Skookumchuck Narrows Provincial Park is a force of nature. Unfortunately for me, it is as far from Arcturus Retreat on the Sunshine Coast as you can go without getting on a ferry. [Map] It seems the only time we go is when we have family & friends from far away. I really enjoy this hike. It is easy terrain, the forest is abundant with life and there is an excellent reward at the end of the hike.
Today was a misty/rainy morning, but we decided to make the best of it. The forest canopy is thick enough to protect you from light rain and it stopped altogether midway into the trek. This trail showcases life in the BC rainforest. Ferns are found everywhere, and many are quite large. When it is dry, kids would love a game of hide & seek. Moss grows thick on trees and there were a number of large mushrooms along the trail.
Most of this area was logged at the beginning of the 20th century, but the 2nd growth forest is vibrant and healthy. A few very large stumps remind you of what these trees can become if left to grow for hundreds of years.
Skookumchuck is from a First Nation’s phrase meaning “strong water”, a fitting name for the home of the fastest tidal rapids in North America. Skookumchuck Narrows is a narrow space at the opening of Sechelt Inlet where it meets Jervis Inlet and the Pacific Ocean. As the tide comes in, the ocean is forced through the narrow opening at high speed. A very high tide will create current of more than 15 knots and result in standing waves for whitewater kayaking or even surfing. These are known as the Sechelt Rapids. As the tide goes out, the ocean is forced back out of the inlet to the ocean creating whirlpools strong enough to sink a boat. In between tide changes, the water can be as calm as glass. Always consult the tide schedule to time your visit.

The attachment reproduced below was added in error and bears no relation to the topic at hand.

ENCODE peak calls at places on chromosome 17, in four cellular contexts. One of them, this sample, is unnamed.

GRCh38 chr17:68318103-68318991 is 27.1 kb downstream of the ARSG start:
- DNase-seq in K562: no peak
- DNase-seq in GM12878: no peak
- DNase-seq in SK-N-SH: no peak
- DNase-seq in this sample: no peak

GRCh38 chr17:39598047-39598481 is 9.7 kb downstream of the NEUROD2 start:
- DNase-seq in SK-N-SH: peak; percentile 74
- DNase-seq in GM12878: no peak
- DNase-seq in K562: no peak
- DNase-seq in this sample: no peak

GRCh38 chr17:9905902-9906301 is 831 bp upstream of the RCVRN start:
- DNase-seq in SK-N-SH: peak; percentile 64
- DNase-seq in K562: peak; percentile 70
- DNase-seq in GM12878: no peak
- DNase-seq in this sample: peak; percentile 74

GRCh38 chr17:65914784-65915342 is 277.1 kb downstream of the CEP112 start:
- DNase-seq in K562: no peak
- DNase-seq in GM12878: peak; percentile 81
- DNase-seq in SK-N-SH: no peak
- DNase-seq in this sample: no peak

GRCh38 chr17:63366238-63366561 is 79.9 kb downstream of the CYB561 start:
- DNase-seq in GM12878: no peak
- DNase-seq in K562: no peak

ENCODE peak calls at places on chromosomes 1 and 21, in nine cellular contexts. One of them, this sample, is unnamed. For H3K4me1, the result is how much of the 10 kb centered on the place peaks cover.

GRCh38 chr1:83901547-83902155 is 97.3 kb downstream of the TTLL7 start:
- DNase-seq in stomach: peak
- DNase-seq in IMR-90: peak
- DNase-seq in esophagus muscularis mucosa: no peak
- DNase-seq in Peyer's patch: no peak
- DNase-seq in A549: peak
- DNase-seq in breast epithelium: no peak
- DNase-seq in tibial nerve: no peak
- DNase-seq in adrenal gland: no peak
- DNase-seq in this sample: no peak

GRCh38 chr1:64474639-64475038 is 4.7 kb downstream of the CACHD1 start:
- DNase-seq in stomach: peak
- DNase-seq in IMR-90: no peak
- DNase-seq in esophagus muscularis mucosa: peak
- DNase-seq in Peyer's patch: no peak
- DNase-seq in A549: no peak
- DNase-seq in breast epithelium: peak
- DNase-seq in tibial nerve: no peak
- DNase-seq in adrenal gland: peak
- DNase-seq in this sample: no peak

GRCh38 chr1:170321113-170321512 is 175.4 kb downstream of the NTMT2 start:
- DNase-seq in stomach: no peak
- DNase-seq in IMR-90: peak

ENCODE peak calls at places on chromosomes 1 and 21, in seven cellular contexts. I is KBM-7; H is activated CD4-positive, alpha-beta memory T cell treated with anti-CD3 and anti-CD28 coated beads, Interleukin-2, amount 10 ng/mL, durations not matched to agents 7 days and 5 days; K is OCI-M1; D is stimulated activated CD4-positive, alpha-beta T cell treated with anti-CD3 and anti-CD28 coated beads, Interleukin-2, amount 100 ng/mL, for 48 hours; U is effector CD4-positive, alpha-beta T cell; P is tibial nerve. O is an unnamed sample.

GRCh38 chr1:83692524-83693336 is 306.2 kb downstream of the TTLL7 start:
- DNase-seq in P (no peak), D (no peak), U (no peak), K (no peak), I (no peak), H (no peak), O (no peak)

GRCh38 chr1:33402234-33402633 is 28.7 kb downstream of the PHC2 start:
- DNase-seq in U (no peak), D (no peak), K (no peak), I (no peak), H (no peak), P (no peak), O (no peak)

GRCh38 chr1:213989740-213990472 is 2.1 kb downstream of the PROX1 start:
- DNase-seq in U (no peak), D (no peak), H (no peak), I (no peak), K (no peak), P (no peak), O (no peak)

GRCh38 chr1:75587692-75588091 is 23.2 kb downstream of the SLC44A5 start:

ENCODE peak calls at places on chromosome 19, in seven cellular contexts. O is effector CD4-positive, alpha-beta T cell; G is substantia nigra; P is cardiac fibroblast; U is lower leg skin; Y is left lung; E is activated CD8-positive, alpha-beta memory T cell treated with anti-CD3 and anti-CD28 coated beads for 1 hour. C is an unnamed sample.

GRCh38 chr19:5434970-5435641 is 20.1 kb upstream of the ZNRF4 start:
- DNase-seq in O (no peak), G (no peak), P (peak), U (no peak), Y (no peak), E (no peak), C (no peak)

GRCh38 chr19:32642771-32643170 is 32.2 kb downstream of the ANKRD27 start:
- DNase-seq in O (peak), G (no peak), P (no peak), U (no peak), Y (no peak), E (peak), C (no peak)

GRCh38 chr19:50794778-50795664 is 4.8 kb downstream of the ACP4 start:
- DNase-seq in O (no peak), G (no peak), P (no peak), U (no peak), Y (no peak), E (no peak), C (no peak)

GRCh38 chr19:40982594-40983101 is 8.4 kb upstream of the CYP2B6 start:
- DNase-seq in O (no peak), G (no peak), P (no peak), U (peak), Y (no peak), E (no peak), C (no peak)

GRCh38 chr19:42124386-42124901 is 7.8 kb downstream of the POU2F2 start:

Today we caught a medium current. Not enough to bring out the daredevil kayakers, but still pretty amazing to watch. There are two viewing points at the end of the trail and a fork in the trail with about 10 minutes left in the hike. Roland Point is where you want to watch the incoming tide for rapids. North Point is where you want to watch whirlpools at ebb tide. There is a large rocky outcrop at Roland Point…the perfect spot to rest after your 4km hike. Bring a light lunch, drink some water and take some photos of this natural wonder. Enjoy the show.
If this isn’t reward enough after a great hike, take a few minutes to stop by the Egmont Heritage Centre across the road from the entrance. My favourite post-hike activity is a delicious meal overlooking the inlet at either Backeddy Pub or West Coast Wilderness Lodge…both only 5 minutes away.